The guide fingers 45 a and 45 b are then moved toward the X-back (away from the winder section) position so that threading of the screener capstan can take place. As the guide fingers 45 a and 45 b are moved in this manner, guide finger 45 a engages fiber 8 and moves it toward screener capstan 24. At the same time, guide fingers 45 a and 45 b are moving to rethread the screener capstan 24, aspirator 16 begins moving toward the winder section 14 to begin rethreading of winder section 14, as illustrated in
Threading of the Winder Section
Threading of the winder section 14 preferably takes place simultaneous with the threading of the screener section 12. Thus, referring to
The dancer stops 33 come together to hold the dancer arm 32 in a fixed position, and the dancer slide (not shown) moves the dancer platform 34 toward the inboard position of the path to be taken by the fiber. Pulley 30 a is moved along pneumatic slide 57 to a position outboard of the path to be taken by the fiber.
As can be seen in
When the aspirator has threaded fiber 8 onto the pulley 30 d and the fiber is tangent to the barrel of the spool 15, pulleys 30 a, 30 b, and 30 c are moved to their normal run position. Thus, as illustrated in
Spool 15 is then traversed to bring the fiber into contact with a snagger tooth 58, which is present on the flange of spool 15. The fiber is wedged into the snagger and cut, separating the fiber from the aspirator and beginning the winding of the fiber onto spool 15. The dancer is initially pulled toward the inboard position of the winder due to the over spinning of the take up spool. The speed of the rotation of the take up spool 15 may be controlled by the dancer position and the speed adjusted so that the dancer arm is pulled to a nominal running position. The aspirator then moves back to the staged position, which is proximate to in line with the fiber exiting the tractor capstan.
The spool that was taking up fiber before the break is automatically unloaded from the bottom of the winder turret 40, and a new empty spool is loaded into the spindle. The machine is then ready for the next fiber break event.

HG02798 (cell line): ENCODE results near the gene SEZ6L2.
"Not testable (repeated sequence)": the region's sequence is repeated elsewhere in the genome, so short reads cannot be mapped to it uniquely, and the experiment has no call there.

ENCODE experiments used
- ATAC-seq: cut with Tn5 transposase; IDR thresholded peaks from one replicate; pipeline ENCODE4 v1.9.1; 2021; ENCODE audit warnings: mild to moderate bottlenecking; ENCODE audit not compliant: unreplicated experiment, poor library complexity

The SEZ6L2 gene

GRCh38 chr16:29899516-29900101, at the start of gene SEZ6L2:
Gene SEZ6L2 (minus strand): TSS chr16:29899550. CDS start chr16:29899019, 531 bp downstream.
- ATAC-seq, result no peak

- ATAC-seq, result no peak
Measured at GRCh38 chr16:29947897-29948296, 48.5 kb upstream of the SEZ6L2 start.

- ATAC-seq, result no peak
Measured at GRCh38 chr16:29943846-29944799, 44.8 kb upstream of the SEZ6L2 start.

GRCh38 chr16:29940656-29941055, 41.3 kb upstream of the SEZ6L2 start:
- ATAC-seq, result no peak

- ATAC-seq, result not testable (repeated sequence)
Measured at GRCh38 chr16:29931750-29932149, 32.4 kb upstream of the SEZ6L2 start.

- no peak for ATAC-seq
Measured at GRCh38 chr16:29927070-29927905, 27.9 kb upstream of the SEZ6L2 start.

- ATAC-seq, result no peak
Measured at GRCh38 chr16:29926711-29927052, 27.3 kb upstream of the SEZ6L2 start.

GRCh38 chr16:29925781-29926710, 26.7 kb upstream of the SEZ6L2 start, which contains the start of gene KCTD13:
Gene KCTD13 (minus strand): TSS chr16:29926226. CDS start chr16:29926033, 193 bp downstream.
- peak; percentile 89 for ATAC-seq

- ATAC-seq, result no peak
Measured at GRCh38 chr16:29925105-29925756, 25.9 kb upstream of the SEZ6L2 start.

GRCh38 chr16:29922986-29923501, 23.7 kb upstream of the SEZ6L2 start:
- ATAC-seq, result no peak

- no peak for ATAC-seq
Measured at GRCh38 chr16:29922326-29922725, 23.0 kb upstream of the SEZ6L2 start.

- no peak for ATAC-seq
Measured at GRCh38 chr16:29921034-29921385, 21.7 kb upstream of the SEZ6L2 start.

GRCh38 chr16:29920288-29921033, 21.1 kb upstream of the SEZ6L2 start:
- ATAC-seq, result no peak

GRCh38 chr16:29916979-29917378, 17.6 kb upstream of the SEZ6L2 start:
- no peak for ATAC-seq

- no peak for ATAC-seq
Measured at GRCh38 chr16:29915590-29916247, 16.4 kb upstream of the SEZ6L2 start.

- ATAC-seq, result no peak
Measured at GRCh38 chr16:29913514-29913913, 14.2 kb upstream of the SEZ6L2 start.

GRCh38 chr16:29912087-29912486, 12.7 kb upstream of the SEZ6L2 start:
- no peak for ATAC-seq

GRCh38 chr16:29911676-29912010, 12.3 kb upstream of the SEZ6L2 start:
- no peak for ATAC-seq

Cases also exist where the fiber is broken somewhere between the screener capstan and the take up spool. The first case may be when the take up spool is full. A second case occurs when the fiber is detected that is out of specification (e.g. the diameter is too large or too small). In either of these two cases, an automatic fiber cutter intentionally cuts the fiber. Such a mechanical cutting device may be positioned, for example, just before the fiber enters the first process pulley 30 a. A third case of a post screener break occur when something unexpected causes the fiber to break (stray fiber, nicked process pulley, etc. . . ) after the screener capstan 24.
The only difference in the threading sequence between a post screener break and a pre-screener break is that the screener section does not need to be rethreaded. In the case of a post screener break, the fiber is carried out of the screener capstan in a straight line. The aspirator is moved to a position adjacent the screener capstan so that the fiber can be captured by its vacuum. Once captured, the machine goes through the winder section threading sequences described above, as if it were a screener break, except that no actions need be performed to thread the screener capstan since it is still threaded.
A control system for controlling the winding apparatus 10 to perform the above-mentioned threading and winding operations is preferably also provided. The control system preferably includes a programmable logic controller to control the operation of the various sequence of events, monitor all of the sensors (e.g., the load cell on turnaround pulley 20 and the load applied by the fiber to dancer 34). The logic controller may also be used to control air cylinders which are used to move various components (e.g. pulleys 30 a-30 c) into position, as well as to communicate with a motion control computer. The motion control computer preferably controls and monitors the moving mechanisms such as aspirator 16, guide fingers 45A and 45 b.
It will be apparent to those skilled in the art that various modifications and variations can be made to the present invention without departing from the spirit and scope of the invention. Thus, it is intended that the present invention cover the modifications and variations of this invention provided they come within the scope of the appended claims and their equivalents.
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|U.S. Classification||242/474.7, 242/157.1, 242/476.6, 242/476.1|
|International Classification||G01N3/02, G01M11/08, B65H54/88, C03B37/03, B65H57/00, G01N3/08, B65H67/048, B65H65/00, G02B6/00, C03B37/10, G01N3/00, G01M11/00|
|Cooperative Classification||B65H54/88, B65H57/003, C03B2205/40, G01N3/08, B65H67/048, B65H2701/32, G01M11/088, G01N2203/028, C03B37/032, G01N2203/0278|
|European Classification||C03B37/03B, B65H67/048, B65H54/88, G01M11/08F, B65H57/00A, G01N3/08|